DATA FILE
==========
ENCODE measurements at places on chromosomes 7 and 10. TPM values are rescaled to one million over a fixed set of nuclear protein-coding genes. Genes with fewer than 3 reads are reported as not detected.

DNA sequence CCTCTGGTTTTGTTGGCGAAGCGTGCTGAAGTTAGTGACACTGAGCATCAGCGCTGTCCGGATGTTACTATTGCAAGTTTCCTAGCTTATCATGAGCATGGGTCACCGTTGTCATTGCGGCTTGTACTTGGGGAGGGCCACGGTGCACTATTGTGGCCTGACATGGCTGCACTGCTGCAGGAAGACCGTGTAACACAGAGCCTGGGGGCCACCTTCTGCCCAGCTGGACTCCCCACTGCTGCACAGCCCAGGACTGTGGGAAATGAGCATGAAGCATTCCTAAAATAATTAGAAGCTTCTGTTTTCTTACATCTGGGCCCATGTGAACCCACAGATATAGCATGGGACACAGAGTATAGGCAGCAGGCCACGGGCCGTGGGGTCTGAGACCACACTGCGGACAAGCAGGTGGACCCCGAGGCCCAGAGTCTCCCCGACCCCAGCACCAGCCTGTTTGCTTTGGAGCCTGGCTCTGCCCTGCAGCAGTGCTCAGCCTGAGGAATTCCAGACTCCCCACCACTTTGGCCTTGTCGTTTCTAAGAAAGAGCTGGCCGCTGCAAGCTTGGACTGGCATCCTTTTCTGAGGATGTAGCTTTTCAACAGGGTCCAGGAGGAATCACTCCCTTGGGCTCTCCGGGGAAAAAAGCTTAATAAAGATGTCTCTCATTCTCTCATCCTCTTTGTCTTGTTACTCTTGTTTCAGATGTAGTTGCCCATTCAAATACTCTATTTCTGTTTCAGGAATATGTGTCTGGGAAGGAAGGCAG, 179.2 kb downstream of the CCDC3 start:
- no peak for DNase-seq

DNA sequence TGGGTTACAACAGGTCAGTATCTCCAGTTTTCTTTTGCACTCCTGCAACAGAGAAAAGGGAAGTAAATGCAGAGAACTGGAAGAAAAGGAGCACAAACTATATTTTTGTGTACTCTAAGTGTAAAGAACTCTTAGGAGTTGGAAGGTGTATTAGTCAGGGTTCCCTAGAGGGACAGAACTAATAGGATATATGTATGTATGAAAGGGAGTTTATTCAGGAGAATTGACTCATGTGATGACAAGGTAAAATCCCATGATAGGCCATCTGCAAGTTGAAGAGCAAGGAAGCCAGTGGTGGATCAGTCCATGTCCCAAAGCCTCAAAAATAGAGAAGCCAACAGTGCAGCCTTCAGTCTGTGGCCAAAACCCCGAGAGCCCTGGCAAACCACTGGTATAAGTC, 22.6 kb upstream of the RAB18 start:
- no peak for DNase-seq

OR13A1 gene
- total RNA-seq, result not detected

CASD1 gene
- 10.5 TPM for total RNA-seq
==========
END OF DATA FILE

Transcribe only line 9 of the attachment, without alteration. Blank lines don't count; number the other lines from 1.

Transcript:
- 10.5 TPM for total RNA-seq